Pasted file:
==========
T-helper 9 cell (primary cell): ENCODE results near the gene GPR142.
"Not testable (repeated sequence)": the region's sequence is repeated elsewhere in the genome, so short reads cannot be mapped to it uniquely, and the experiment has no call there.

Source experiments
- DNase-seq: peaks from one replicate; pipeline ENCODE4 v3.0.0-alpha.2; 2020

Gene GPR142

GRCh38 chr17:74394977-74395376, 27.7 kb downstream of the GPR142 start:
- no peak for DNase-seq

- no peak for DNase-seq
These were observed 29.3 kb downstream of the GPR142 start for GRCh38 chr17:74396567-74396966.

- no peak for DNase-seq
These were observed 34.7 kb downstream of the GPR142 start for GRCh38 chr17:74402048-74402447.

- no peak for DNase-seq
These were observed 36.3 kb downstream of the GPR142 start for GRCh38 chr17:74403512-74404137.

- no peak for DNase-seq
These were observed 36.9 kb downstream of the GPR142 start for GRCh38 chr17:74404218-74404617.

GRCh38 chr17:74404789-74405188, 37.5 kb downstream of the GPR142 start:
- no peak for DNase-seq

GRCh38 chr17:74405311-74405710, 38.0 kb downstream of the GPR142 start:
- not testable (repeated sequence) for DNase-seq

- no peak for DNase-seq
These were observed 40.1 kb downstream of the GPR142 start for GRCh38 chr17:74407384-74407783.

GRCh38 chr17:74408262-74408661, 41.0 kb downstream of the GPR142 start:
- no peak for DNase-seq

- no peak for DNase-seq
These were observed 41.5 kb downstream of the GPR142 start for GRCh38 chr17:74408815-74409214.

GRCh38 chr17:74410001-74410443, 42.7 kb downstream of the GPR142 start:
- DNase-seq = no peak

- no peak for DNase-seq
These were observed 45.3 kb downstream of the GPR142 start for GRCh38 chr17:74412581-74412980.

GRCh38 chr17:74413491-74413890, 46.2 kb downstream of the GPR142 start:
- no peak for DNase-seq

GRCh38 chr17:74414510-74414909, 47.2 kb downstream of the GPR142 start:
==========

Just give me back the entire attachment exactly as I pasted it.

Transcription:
T-helper 9 cell (primary cell): ENCODE results near the gene GPR142.
"Not testable (repeated sequence)": the region's sequence is repeated elsewhere in the genome, so short reads cannot be mapped to it uniquely, and the experiment has no call there.

Source experiments
- DNase-seq: peaks from one replicate; pipeline ENCODE4 v3.0.0-alpha.2; 2020

Gene GPR142

GRCh38 chr17:74394977-74395376, 27.7 kb downstream of the GPR142 start:
- no peak for DNase-seq

- no peak for DNase-seq
These were observed 29.3 kb downstream of the GPR142 start for GRCh38 chr17:74396567-74396966.

- no peak for DNase-seq
These were observed 34.7 kb downstream of the GPR142 start for GRCh38 chr17:74402048-74402447.

- no peak for DNase-seq
These were observed 36.3 kb downstream of the GPR142 start for GRCh38 chr17:74403512-74404137.

- no peak for DNase-seq
These were observed 36.9 kb downstream of the GPR142 start for GRCh38 chr17:74404218-74404617.

GRCh38 chr17:74404789-74405188, 37.5 kb downstream of the GPR142 start:
- no peak for DNase-seq

GRCh38 chr17:74405311-74405710, 38.0 kb downstream of the GPR142 start:
- not testable (repeated sequence) for DNase-seq

- no peak for DNase-seq
These were observed 40.1 kb downstream of the GPR142 start for GRCh38 chr17:74407384-74407783.

GRCh38 chr17:74408262-74408661, 41.0 kb downstream of the GPR142 start:
- no peak for DNase-seq

- no peak for DNase-seq
These were observed 41.5 kb downstream of the GPR142 start for GRCh38 chr17:74408815-74409214.

GRCh38 chr17:74410001-74410443, 42.7 kb downstream of the GPR142 start:
- DNase-seq = no peak

- no peak for DNase-seq
These were observed 45.3 kb downstream of the GPR142 start for GRCh38 chr17:74412581-74412980.

GRCh38 chr17:74413491-74413890, 46.2 kb downstream of the GPR142 start:
- no peak for DNase-seq

GRCh38 chr17:74414510-74414909, 47.2 kb downstream of the GPR142 start: